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10/10 in Classics Today

August 23, 2023

Jed Distler

Classics Today (US)
The young Danish pianist Kristoffer Hyldig first came to my attention by way of his recording of Messiaen’s large-scale song cycle Harawi featuring mezzo-soprano Hetna Regitze Bruun, with whom he regularly performs. The pianist’s instinctive feeling for and total command of the composer’s colorfully intricate piano writing impressed the hell out of me. I imagined just how well Hyldig might fare in Messiaen’s solo piano music.
Imagine no longer. We now have the reality of Hyldig’s new recording of the piano cycle Vingt Regards sur l’Enfant-Jésus, and it’s magnificent in every way. Because sonority and resonance prominently factor in this music, you immediately notice the excellent engineering, which captures how gorgeously the Steinway model D-274’s plangent definition and rich bass gorgeously mesh with the warm ambience of Vor Frelser’s Church in Copenhagen.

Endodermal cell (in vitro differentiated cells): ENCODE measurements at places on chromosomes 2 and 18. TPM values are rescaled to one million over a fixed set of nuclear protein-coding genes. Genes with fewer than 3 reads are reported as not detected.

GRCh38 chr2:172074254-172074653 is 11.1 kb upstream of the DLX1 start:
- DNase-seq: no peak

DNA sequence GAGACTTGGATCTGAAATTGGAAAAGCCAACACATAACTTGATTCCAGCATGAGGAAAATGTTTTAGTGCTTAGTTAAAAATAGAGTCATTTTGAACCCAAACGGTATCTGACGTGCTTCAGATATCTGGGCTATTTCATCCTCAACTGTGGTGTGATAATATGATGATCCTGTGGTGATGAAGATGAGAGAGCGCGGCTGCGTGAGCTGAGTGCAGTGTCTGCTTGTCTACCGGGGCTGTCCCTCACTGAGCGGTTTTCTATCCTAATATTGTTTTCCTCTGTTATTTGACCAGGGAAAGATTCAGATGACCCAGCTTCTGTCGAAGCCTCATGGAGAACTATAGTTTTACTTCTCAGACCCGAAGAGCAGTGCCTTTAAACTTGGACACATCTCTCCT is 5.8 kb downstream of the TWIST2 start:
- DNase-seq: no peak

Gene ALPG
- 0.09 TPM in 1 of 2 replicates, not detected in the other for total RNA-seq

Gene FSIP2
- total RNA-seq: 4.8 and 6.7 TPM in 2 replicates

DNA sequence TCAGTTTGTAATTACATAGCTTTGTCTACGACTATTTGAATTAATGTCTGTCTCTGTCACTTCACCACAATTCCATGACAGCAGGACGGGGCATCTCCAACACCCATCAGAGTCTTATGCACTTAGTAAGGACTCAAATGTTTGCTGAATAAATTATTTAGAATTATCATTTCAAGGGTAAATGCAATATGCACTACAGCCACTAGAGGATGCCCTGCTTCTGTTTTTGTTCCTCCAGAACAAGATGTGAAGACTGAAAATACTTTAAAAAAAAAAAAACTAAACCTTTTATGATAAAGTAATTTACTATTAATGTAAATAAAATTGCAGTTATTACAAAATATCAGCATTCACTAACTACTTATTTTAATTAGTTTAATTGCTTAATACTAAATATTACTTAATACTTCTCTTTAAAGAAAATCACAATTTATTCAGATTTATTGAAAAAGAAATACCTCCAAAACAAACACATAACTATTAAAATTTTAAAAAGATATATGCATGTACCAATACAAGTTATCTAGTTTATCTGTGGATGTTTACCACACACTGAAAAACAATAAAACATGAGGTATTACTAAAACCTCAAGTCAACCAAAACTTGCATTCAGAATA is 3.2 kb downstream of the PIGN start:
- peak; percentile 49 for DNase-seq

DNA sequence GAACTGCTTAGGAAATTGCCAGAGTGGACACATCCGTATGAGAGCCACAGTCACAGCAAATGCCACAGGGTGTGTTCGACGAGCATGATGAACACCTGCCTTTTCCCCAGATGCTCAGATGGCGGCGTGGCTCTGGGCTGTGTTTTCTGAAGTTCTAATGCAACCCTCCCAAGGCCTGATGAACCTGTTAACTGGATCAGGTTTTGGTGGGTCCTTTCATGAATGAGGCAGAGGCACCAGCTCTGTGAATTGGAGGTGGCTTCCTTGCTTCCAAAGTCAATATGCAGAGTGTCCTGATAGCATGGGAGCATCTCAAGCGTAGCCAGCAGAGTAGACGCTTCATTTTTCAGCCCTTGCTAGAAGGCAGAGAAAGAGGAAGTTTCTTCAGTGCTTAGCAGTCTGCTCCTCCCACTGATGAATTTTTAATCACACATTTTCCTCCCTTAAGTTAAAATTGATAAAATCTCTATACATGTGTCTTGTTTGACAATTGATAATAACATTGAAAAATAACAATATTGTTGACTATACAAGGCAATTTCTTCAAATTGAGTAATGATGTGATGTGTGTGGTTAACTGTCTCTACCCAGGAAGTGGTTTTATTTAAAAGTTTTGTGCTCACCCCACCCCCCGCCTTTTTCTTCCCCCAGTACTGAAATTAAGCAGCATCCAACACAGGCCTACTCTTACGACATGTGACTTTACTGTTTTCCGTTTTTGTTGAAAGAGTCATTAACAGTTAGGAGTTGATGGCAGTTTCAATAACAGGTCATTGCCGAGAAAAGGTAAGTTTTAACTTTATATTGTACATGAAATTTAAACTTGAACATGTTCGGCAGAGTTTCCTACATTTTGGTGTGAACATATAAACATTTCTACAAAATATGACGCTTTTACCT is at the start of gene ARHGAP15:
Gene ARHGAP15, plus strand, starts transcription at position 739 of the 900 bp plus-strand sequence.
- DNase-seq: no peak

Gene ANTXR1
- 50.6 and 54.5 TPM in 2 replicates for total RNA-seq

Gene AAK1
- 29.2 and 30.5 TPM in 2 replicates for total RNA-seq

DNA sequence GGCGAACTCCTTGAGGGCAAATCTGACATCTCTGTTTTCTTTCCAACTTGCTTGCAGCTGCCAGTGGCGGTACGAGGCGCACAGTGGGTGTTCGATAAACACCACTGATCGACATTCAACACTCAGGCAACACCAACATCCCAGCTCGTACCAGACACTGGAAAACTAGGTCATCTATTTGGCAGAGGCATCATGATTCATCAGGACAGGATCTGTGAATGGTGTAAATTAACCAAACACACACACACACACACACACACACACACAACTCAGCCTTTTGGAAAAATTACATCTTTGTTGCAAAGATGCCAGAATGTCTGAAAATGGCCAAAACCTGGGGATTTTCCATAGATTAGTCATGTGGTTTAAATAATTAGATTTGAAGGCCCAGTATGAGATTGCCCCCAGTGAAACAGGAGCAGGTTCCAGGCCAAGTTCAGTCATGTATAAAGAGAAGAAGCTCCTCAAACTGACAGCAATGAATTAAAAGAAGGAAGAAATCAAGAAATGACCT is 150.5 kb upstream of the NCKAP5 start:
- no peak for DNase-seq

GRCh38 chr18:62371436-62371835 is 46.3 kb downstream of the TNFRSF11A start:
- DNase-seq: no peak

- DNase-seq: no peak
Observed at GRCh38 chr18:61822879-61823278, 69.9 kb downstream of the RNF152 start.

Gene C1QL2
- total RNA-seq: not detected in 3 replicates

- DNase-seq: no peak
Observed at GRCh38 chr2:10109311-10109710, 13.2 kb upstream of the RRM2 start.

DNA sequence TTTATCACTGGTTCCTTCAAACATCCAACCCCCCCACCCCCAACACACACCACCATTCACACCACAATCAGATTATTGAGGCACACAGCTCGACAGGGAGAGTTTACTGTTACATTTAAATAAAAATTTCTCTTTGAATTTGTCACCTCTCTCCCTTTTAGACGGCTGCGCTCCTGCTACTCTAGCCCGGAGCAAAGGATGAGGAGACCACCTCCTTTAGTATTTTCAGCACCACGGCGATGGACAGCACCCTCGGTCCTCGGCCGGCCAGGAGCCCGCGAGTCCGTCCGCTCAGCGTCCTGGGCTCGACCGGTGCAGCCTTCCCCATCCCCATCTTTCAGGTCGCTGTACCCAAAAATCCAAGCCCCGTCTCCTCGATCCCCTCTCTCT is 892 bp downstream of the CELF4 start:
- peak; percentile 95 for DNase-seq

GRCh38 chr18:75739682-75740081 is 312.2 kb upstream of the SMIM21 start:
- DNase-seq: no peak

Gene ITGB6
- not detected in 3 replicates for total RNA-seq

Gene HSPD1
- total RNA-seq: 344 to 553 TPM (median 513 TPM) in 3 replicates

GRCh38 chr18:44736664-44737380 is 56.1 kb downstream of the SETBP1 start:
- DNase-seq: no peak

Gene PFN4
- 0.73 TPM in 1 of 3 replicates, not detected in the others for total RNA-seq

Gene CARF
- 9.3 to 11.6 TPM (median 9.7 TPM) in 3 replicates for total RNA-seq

In the opening piece Regard du Père, Hyldig’s centered rhythm imparts both momentum and gravitas to his impeccably balanced slow moving chords. He sharply characterizes the short second piece’s extreme tempo and dynamic contrasts, as well as Messiaen’s “tender et naïf” directive for No. 4. While Pierre Laurent-Aimard takes the lyrical No. 15 Le baiser de l’Enfant-Jésus at nearly twice the composer’s extremely slow metronome marking (as Messiaen apparently sanctioned), Hyldig splits the difference between the two extremes.
Those accustomed to the lightness and flexibility that Steven Osborne, Peter Serkin, and Yvonne Loriod bring to the complex textural strands and virtuosic demands of No. 6 Par Lui tout a été fait and No. 10 Regard de l’Esprit de joie may find Hyldig’s compact phrasing and harder-hitting drive too breathless and unrelenting by comparison. Even superficial, perhaps. However, there’s room for both surface excitement and sustained introspection in an epic-scaled work full of emotional extremes, especially with an artist like Hyldig who can do pretty much anything he wants at the piano.
Both the pianist and Joshua Cheek provide informative and cogent annotations. It goes without saying that Vingt Regards has been lucky on disc, and collectors are spoiled for choice. My preferences remain with Aimard, Osborne, Serkin, and the recent Martin Helmchen release, while I have a soft spot for the idiosyncratic Anton Batagov’s uncommonly slow yet utterly gripping interpretations on Melodiya. Still, artistic excellence is its own justification, and Kristoffer Hyldig’s Vingt Regards deserves nothing less than our highest possible rating. Jed Distler, August 2023

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